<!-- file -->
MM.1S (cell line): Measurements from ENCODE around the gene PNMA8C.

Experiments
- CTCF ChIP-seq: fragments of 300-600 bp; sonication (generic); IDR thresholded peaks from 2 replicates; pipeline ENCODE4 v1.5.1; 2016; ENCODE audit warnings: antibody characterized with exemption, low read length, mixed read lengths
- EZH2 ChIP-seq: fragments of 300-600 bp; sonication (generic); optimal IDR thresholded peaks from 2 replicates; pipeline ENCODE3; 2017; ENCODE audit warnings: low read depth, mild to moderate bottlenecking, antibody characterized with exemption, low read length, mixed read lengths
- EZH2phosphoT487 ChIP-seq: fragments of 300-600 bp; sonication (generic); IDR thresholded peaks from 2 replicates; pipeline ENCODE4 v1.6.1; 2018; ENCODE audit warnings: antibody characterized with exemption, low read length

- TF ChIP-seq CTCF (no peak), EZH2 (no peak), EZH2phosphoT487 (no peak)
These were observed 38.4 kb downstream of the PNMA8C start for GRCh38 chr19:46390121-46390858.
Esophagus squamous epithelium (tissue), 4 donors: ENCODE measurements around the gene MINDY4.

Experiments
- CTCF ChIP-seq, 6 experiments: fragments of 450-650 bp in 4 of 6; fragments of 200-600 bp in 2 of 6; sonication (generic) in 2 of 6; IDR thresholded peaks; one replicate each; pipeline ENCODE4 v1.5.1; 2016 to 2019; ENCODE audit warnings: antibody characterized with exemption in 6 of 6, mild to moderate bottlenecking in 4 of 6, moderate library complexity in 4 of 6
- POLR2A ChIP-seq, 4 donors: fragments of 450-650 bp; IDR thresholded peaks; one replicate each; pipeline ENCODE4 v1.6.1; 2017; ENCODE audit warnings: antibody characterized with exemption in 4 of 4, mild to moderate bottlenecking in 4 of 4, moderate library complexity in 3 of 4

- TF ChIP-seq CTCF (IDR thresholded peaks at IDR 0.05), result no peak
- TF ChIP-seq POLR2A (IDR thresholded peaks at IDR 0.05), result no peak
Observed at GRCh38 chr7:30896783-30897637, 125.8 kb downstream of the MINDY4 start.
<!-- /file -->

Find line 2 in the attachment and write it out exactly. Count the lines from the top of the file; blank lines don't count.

Experiments